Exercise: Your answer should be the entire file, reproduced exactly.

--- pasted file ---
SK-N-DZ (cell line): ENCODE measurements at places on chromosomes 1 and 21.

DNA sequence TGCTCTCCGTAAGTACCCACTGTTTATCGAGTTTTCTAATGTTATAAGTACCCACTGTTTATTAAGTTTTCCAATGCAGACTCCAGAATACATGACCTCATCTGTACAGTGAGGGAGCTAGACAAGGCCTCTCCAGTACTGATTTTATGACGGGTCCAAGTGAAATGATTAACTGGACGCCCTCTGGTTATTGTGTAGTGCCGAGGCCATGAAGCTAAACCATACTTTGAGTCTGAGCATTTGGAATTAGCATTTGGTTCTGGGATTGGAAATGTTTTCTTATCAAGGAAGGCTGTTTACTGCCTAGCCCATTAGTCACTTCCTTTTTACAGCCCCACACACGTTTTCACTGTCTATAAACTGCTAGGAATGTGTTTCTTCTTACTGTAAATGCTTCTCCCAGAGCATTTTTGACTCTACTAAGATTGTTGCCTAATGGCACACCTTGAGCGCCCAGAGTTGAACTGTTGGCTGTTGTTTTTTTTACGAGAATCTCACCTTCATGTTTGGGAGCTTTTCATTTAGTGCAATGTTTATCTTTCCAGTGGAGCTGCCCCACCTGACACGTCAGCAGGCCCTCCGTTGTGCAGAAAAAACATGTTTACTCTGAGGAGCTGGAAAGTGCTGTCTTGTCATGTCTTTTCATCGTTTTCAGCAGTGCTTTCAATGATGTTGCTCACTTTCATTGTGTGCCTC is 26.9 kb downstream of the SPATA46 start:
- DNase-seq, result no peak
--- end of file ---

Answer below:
SK-N-DZ (cell line): ENCODE measurements at places on chromosomes 1 and 21.

DNA sequence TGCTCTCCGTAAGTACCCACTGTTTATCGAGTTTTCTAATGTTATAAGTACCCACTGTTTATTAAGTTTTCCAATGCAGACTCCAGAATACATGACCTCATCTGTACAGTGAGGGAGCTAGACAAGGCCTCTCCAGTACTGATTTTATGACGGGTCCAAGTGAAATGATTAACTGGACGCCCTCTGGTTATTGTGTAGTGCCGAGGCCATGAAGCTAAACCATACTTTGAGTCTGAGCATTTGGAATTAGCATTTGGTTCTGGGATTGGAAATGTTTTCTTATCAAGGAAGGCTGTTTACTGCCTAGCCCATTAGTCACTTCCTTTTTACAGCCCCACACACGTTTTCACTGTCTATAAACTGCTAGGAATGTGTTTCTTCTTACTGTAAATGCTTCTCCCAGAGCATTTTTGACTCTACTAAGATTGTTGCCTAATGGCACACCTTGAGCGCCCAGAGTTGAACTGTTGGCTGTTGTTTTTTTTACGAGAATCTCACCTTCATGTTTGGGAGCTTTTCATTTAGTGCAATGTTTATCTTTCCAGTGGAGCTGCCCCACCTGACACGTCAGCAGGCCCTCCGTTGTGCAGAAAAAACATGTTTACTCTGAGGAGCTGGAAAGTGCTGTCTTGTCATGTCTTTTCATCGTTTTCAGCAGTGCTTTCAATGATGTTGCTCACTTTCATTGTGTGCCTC is 26.9 kb downstream of the SPATA46 start:
- DNase-seq, result no peak